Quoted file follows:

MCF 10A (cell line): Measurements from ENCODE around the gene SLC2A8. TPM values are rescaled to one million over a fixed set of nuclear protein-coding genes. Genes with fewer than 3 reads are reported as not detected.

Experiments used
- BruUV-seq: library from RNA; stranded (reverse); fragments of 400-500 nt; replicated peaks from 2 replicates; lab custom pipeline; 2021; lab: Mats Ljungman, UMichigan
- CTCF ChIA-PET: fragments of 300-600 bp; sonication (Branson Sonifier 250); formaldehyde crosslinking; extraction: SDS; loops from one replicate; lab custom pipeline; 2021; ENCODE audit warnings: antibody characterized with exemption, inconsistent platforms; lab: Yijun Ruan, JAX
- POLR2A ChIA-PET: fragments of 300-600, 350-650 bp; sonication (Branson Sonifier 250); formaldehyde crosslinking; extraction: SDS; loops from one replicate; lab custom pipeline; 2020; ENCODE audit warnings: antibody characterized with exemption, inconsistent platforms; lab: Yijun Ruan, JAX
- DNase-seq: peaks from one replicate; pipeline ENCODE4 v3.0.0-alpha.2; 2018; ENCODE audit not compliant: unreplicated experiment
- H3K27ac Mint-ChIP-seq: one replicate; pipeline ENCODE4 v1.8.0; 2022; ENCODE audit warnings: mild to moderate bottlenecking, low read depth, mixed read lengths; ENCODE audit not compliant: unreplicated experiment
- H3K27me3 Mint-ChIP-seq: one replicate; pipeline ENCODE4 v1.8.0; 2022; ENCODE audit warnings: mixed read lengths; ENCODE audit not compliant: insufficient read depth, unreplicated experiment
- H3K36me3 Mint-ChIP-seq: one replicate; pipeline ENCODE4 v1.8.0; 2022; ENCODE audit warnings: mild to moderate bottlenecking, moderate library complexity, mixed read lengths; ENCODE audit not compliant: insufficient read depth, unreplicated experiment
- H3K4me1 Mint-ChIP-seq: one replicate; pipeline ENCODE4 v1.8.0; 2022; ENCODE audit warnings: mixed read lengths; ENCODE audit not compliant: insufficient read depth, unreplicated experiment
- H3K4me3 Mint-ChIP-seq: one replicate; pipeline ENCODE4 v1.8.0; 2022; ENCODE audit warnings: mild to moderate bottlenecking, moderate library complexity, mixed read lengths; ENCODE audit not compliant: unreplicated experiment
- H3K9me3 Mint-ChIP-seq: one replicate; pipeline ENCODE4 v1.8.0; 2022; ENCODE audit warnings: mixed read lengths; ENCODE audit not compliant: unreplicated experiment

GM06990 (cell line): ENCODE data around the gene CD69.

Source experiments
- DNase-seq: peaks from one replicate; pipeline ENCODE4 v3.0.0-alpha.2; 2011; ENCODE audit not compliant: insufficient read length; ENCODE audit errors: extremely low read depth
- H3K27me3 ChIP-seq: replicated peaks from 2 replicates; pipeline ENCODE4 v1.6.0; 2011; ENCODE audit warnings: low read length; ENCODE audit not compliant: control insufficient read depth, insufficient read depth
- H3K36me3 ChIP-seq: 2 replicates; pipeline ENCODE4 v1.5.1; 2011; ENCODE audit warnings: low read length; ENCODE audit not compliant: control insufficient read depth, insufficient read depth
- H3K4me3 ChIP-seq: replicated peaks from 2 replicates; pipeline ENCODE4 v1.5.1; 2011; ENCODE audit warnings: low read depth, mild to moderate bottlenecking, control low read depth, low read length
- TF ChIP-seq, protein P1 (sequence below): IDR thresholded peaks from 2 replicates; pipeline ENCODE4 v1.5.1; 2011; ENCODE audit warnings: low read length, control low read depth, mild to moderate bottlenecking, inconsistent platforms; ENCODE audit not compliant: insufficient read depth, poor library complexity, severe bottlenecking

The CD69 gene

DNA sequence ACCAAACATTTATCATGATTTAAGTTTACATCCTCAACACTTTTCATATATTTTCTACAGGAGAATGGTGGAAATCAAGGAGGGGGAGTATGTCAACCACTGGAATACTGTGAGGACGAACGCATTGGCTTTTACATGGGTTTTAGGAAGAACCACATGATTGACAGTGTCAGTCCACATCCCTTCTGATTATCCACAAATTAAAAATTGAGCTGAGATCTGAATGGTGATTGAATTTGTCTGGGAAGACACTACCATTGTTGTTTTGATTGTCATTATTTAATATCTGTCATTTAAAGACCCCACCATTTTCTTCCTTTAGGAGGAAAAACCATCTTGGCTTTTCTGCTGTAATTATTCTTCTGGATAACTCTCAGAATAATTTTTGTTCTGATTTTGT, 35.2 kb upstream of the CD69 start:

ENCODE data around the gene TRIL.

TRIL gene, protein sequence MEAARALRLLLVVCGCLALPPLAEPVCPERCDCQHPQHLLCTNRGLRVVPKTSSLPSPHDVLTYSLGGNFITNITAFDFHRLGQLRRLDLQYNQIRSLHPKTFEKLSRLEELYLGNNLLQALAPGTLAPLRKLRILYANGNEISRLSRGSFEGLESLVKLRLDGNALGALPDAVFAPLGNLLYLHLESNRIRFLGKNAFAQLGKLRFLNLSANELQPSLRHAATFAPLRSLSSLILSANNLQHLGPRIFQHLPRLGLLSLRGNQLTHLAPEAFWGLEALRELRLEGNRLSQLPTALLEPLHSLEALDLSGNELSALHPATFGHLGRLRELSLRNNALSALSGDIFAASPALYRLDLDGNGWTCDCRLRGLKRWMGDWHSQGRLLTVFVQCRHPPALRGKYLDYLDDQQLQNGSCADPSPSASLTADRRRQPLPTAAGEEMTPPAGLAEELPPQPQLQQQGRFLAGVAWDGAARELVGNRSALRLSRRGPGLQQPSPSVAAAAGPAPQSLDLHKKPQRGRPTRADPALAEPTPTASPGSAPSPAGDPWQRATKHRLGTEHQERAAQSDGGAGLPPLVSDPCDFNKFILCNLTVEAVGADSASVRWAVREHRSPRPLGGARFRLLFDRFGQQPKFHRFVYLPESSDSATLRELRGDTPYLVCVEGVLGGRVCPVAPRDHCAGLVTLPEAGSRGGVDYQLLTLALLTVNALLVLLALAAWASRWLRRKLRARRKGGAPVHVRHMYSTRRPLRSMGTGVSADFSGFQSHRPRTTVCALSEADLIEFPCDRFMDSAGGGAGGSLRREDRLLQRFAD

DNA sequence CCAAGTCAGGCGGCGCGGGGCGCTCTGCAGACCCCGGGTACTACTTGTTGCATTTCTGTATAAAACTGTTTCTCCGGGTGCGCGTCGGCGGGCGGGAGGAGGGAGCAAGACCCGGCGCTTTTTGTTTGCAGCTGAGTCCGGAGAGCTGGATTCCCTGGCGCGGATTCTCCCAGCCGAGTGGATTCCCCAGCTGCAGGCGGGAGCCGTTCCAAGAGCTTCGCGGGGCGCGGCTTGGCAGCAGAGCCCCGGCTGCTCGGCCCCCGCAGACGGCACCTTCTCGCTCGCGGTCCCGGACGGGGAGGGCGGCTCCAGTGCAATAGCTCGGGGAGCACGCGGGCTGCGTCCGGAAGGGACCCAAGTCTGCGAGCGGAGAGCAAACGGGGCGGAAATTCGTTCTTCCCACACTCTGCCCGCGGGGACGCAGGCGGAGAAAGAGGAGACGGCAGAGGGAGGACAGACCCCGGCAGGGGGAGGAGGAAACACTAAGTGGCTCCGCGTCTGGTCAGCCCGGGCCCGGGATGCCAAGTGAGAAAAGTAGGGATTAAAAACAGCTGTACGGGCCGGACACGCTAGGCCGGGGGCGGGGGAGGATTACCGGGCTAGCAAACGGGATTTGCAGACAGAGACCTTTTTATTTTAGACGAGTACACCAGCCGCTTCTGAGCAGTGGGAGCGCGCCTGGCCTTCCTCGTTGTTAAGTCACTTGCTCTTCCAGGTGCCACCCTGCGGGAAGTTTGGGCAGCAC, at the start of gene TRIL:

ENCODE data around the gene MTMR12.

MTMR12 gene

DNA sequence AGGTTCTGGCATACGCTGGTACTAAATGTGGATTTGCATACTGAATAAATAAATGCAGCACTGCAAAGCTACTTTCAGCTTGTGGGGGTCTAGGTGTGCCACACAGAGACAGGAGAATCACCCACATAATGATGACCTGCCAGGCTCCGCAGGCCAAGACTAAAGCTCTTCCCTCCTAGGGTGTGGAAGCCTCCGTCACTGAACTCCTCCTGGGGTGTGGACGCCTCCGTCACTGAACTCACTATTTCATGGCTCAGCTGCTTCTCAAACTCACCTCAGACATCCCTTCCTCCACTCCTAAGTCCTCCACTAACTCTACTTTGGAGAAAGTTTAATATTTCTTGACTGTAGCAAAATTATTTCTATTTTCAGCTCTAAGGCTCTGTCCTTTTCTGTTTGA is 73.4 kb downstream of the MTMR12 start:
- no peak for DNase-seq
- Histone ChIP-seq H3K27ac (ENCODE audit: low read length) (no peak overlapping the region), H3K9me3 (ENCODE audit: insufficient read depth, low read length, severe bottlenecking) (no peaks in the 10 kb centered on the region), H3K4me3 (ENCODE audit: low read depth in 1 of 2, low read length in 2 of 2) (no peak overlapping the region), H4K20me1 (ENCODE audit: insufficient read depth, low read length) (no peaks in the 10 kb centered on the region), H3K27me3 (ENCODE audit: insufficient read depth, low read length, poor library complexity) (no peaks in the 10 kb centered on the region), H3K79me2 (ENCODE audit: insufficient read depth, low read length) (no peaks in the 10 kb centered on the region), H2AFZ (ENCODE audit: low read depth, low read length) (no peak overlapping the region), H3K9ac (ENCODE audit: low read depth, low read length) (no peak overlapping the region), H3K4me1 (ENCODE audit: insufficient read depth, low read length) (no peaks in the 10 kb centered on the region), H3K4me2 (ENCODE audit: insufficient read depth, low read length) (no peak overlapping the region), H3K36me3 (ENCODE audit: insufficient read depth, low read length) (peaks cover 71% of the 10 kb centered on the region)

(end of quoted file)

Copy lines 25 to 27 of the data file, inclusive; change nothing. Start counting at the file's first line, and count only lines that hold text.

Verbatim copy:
ENCODE data around the gene MTMR12.

MTMR12 gene

DNA sequence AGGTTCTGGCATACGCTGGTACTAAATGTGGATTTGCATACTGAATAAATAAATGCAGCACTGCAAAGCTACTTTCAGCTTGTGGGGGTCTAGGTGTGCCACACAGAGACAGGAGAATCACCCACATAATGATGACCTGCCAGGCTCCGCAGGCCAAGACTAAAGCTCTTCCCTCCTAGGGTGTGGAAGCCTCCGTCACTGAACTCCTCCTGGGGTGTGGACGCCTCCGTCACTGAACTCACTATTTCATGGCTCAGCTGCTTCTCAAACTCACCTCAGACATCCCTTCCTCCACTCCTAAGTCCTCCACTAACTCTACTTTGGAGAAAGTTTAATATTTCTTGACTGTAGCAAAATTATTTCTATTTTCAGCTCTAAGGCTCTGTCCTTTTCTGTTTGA is 73.4 kb downstream of the MTMR12 start: